Anyway, though the article goes a bit lighter on edibles than I would in landscape planning, I think it’s a great resource, especially for someone who is new to landscaping and is not interested or able in spending a lot of time maintaining their yard.  Because, let’s face it, many edibles do require a bit of work over and above what a native plant would require.  That’s what makes landscape design so fun — you can tailor it to your specific needs/interests/desired activity level.

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Round-up resistant weeds

The NY Times (via Cornucopia Institute) today had a story about Round-up resistant weeds:

“It is the single largest threat to production agriculture that we have ever seen,” said Andrew Wargo III, the president of the Arkansas Association of Conservation Districts.

There is one [small] positive aspect to this:

The superweeds could temper American agriculture’s enthusiasm for some genetically modified crops. Soybeans, corn and cotton that are engineered to survive spraying with Roundup have become standard in American fields. However, if Roundup doesn’t kill the weeds, farmers have little incentive to spend the extra money for the special seeds.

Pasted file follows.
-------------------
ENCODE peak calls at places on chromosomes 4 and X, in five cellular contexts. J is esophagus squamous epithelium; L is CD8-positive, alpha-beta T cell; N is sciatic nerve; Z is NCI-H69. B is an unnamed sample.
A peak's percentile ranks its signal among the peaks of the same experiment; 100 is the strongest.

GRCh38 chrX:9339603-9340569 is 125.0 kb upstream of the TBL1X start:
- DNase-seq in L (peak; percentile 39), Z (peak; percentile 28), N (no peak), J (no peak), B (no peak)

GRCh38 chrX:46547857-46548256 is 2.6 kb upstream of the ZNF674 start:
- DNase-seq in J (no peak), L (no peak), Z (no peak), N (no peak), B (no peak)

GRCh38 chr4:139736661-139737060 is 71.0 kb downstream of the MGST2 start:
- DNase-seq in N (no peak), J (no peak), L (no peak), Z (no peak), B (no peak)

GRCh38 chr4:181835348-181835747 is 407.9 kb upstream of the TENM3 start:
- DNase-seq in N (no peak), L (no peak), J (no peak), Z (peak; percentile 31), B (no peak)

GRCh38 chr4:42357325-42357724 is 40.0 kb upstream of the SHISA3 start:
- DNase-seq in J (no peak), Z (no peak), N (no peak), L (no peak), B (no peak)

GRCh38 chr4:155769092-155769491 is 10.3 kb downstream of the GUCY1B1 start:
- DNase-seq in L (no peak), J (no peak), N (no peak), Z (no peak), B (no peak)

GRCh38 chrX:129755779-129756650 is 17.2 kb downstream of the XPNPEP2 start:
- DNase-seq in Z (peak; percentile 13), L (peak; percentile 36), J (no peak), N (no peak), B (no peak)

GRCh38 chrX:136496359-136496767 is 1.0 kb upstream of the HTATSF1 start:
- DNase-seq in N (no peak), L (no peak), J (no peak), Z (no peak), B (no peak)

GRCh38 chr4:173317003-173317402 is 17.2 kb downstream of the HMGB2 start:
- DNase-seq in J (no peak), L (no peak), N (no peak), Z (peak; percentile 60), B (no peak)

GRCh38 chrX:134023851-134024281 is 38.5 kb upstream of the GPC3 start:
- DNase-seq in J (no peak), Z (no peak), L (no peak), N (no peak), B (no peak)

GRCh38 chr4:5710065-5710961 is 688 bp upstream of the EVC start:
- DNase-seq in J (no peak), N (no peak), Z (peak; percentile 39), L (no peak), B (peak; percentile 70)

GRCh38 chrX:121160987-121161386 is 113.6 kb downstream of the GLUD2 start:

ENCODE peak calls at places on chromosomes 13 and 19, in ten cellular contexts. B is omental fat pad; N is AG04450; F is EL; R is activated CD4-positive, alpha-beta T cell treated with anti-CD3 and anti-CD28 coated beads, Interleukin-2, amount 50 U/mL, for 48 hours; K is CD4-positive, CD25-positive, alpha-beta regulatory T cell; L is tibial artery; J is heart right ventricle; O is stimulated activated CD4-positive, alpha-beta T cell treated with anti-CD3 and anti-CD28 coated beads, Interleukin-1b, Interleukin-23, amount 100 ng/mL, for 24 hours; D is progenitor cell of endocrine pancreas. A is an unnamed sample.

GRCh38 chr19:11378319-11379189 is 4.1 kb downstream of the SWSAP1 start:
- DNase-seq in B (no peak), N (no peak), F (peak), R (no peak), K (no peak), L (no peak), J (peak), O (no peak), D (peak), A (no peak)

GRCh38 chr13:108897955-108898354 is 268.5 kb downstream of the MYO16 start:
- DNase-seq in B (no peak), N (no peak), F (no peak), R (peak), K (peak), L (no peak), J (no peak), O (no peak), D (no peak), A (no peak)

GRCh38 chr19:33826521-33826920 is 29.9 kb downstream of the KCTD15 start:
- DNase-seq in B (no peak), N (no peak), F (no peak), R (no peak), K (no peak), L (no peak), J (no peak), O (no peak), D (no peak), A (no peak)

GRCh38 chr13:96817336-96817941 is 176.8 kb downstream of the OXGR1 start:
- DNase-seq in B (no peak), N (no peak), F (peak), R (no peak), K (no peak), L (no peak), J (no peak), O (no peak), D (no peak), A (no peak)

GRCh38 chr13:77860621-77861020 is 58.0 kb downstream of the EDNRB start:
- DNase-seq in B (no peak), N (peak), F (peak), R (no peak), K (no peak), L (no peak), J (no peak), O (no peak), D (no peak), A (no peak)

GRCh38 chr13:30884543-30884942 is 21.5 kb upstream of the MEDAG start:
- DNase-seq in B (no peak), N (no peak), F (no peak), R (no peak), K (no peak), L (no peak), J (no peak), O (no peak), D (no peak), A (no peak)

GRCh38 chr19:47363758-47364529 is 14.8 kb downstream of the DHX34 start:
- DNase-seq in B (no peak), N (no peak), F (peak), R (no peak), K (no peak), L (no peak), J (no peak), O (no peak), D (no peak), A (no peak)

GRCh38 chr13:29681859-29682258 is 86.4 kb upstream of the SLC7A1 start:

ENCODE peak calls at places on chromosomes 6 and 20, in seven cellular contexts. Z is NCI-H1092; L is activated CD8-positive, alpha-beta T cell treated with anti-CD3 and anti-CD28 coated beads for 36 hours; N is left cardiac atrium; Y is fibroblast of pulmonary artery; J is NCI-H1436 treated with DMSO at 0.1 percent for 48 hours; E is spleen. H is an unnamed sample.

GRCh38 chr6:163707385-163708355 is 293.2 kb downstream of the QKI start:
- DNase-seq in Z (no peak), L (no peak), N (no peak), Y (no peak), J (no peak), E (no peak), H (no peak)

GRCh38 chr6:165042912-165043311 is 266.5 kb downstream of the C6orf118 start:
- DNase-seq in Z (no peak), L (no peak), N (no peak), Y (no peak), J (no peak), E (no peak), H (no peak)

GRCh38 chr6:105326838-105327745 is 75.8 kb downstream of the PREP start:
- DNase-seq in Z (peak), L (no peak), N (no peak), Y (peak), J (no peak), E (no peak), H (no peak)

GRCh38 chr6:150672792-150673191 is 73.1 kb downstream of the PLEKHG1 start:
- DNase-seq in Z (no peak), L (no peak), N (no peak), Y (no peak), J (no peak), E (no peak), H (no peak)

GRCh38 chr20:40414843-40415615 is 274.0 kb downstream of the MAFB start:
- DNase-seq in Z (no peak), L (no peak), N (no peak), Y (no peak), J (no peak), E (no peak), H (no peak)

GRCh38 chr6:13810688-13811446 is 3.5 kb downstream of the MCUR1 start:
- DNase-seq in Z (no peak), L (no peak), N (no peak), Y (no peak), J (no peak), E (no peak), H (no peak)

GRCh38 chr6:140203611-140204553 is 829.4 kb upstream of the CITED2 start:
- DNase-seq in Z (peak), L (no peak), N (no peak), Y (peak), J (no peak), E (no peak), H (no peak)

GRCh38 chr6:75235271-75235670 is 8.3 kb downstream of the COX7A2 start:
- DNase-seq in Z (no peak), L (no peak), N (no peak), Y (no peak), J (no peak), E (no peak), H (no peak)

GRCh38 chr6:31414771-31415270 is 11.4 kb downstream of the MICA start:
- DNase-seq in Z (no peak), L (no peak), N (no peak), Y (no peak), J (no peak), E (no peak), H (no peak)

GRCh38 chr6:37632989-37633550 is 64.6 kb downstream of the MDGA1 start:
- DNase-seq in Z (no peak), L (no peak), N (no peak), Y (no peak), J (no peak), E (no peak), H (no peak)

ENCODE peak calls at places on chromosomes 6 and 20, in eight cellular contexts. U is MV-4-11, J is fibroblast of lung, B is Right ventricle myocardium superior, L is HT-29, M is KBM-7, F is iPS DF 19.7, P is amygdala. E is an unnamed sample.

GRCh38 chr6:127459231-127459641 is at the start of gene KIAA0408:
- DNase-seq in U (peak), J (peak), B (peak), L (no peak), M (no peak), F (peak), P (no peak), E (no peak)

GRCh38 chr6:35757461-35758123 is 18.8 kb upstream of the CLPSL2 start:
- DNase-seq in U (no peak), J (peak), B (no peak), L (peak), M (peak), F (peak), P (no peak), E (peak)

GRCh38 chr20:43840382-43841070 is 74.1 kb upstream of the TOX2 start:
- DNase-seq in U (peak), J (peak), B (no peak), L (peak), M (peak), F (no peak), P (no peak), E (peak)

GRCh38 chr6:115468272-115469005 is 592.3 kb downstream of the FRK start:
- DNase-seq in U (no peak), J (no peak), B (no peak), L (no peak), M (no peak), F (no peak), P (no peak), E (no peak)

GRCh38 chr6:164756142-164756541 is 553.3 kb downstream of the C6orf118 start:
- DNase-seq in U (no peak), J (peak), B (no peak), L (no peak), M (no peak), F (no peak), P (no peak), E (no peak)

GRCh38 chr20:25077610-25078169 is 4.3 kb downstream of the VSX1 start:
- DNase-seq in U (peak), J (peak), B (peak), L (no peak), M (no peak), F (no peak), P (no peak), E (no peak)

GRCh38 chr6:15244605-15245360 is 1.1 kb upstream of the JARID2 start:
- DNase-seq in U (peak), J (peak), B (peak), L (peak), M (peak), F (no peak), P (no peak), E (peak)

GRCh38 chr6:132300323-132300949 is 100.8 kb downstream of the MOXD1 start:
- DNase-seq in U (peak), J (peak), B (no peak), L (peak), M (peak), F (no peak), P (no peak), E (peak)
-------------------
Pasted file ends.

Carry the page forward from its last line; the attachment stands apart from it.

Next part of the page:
Fortunately for now, the problem does not appear to be widespread.  But we all know how evolution works, and our current factory-scale agriculture is contributing to a faster-than-normal evolving of weeds, bugs, and other problems that people have been dealing with for millennia.  And the main problem with that is: we’re creating problems faster than we can solve them.

Anyway, here’s the article on Round-up resistant weeds.

Update, 5 May 2010: Marion Nestle of the excellent blog Food Politics explains the science of how weeds become resistant to glyphosate (Round-up).

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New cruiser (Adam’s Bike Shop update)

Adam bought a pair of cruisers this winter from some guy on Craigslist.  Using parts from both of them as well as a couple of used parts from The Hub, and a couple parts he had lying around the garage, he built me a really sweet cruiser:

And now the detail shots:

I guess these bikes were originally made for Sears Roebuck, but they were made in Austria.  (Weird, yes?)  The chain ring says “JC Higgins.”  Tough to tell when they were made, but most likely 1950s.

An authentic Dutch seat for an authentic Dutch… um, well, you know.

Not sure what he plans on doing with the remains of the other cruiser.

One of the cool things about this bike is it has an internal 3-speed hub that still works great.  The hub is from a 1979 Raleigh Limited that Adam took apart this winter, but it fit this bike perfectly.  A perfect cruising-around-town bike for the summertime.

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Poverty: no longer just for the inner cities

Star Tribune reports today that poverty is no longer just an inner-city or rural area thing: Twin Cities suburbs now have a greater percentage of poverty than the inner cities of Minneapolis and St. Paul.  Here’s the whole story.

The silver lining of this is that I see a real opportunity for the growth of community gardening initiatives in the suburbs.  With those huge lawns they’ve got out there, they could do some really awesome things.